“You didn’t raise us right.”
That might not sound like something a child (even a grown one) should say to their parent, but we say it all the time. It’s one of those inside jokes in our family and you’d have to be quite familiar with how we roll to get the humour in such a statement.
I see it as a commentary on just how hard it is to be a parent, something we’re all realizing as grown children and a fact my brother and sister (both fairly new to parenting) are especially coming to understand. Parenting is hard and our parents did well, incredibly well.
Our mother was half of that effort. Happy Mother’s Day Mom. XOXO
Oh, Mother sounds like the beginnings of a swear word to me, but I can see that being one of the many parts of being a parent, a mother, as motherhood sometimes causes swearing (hopefully under one’s breath) to occur.
I’m reminded, every March, that Mother’s Day isn’t celebrated the same time of year in all places around the world.
When I think Mother’s Day, I think floral arrangements, but a big reason for that is my mom’s particular love of flowers, plus spring in full bloom.
The magnolia is one of my mom’s favourites.
As for Mother’s Day long gone, I think of bringing flowers to my oma, my dad’s mother.
Recently I have been thinking more about a serious topic, with the new video honouring the mother of a seriously ill child, especially as I think back twenty or so years to when my mom had her husband in an operating room, undergoing surgery in one hospital, while having her youngest daughter (me) in an operating room across the street at Toronto’s Hospital For Sick Children.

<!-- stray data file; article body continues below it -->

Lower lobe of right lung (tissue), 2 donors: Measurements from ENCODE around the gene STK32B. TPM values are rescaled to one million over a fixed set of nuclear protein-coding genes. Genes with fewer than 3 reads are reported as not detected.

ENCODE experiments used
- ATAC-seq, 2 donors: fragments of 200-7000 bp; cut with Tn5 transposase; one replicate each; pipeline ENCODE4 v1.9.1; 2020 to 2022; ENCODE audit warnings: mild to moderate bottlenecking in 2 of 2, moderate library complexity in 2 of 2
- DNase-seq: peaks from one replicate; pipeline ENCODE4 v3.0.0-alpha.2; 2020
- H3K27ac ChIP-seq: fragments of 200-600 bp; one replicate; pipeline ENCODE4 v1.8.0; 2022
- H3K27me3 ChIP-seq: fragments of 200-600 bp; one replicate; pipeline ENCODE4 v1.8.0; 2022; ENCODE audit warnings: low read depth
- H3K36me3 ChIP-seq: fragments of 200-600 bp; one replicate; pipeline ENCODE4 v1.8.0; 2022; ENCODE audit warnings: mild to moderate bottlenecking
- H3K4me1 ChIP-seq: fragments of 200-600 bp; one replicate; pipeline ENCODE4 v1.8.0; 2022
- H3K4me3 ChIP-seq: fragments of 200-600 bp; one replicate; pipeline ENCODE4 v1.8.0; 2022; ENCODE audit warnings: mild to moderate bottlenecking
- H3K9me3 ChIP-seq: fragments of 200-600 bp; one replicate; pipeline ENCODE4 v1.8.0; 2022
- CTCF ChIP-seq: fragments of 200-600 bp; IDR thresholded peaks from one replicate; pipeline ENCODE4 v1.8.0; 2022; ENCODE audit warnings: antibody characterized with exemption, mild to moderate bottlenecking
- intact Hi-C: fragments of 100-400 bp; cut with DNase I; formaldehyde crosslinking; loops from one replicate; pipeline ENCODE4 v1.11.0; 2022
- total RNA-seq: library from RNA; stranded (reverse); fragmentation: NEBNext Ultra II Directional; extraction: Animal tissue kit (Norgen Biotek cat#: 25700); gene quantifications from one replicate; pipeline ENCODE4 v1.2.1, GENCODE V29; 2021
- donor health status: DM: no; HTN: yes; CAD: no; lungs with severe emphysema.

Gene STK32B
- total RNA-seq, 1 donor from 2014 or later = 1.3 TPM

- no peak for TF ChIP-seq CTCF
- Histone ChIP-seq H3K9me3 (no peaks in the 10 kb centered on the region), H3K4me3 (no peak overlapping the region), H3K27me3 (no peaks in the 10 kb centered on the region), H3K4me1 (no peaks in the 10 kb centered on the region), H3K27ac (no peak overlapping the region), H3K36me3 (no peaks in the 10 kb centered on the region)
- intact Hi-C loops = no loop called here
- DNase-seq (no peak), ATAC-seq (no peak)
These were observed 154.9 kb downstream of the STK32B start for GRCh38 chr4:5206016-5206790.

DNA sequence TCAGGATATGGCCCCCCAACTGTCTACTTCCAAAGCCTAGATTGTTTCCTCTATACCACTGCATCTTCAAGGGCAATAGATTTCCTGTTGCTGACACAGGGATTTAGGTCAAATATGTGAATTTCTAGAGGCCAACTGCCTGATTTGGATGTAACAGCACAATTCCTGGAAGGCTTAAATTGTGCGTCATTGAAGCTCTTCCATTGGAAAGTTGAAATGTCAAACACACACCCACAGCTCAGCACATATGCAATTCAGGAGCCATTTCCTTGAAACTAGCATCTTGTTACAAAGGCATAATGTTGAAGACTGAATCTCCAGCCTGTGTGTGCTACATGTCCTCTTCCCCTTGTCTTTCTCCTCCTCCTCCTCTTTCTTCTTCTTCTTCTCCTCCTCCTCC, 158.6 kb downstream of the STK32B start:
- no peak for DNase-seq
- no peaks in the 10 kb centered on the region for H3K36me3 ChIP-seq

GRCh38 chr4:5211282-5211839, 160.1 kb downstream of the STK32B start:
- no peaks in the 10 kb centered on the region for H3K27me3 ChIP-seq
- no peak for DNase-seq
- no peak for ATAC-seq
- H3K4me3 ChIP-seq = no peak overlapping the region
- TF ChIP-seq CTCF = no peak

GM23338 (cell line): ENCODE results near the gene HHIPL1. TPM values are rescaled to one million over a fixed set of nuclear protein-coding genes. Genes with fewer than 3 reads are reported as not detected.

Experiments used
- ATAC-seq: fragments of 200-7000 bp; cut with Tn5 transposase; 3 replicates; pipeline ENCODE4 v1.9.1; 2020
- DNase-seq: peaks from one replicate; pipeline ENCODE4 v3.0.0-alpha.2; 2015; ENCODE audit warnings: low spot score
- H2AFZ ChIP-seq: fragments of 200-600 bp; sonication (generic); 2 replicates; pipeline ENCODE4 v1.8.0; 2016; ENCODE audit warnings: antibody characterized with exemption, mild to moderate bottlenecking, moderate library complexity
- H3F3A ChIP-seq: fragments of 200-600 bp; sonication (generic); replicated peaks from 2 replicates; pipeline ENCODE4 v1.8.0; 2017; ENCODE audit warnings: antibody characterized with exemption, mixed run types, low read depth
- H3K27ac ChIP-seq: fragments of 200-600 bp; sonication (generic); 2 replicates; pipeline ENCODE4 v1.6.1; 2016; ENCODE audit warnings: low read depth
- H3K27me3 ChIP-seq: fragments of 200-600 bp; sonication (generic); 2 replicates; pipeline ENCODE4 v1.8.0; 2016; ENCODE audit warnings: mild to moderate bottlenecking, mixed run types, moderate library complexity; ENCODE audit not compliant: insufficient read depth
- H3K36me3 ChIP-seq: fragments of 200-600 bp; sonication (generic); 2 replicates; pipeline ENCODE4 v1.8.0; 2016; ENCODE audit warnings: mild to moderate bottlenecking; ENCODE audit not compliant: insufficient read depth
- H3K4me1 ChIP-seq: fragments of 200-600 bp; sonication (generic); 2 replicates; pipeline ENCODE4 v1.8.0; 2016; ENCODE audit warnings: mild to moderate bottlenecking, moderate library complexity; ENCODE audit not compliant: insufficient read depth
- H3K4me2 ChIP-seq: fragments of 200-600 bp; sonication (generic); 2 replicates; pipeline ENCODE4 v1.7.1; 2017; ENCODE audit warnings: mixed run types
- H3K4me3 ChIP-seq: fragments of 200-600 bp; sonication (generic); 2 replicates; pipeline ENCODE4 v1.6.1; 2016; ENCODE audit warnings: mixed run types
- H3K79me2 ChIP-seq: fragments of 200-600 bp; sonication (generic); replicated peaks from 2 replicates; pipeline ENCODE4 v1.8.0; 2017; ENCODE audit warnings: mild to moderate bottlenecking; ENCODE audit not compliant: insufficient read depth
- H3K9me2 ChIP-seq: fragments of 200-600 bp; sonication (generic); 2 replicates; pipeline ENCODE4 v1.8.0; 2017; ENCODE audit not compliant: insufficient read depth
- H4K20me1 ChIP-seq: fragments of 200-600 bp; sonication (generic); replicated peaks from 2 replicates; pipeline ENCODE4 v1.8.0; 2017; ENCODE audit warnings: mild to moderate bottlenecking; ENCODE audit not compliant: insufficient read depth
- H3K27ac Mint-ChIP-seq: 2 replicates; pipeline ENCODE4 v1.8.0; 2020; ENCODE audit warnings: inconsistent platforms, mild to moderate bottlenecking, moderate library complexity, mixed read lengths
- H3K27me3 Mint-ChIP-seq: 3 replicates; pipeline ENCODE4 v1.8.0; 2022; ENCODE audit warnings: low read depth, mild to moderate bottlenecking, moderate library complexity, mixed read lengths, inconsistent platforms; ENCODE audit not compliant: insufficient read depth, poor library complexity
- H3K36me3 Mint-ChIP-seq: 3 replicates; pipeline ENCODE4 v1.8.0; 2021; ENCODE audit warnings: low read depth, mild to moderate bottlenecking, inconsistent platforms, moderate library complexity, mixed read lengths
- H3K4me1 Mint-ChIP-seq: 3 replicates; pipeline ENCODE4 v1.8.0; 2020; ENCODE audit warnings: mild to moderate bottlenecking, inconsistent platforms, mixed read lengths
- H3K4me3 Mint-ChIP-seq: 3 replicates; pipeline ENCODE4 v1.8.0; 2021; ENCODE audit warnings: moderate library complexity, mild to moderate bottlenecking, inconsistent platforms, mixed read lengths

What strength she had to have shown that day. I was so focused, at the time on myself going into surgery. I was just young enough that I didn’t really think of such things, per se, as what my mom might be going through, the thought of possibly losing a daughter and/or a husband that day, however slim the chances.
Now, this year, I wanted to write an article where I interviewed some of the moms in the video and mine, but I was unable to secure a publication spot. I will write this piece, sooner or later though. In fact, I think my own mom and I could co-author a book of our own together.
So much of what she did for me, fighting for the integrated education I had, she did with such determination. She would have gladly written/spoken about it, and has done. I hope to write about it, from my perspective, at some point too. The world needs to know there is a mother like mine out there.
My mom heard I was receiving a few odd and rather spammy comments on my blog and warned me to cut back on posting on my blog for a while, to lay low, and yet here I am.
It’s not like I don’t value her advice. In fact, there’s nobody whose opinion I value more.
I always take it into advisement and, this time, while I saw her point, I decided I couldn’t not write my blog. I recognized her suggestion as that of a worried mother, one always a little afraid of what the Internet might attract. I couldn’t very well fault her for worrying about me.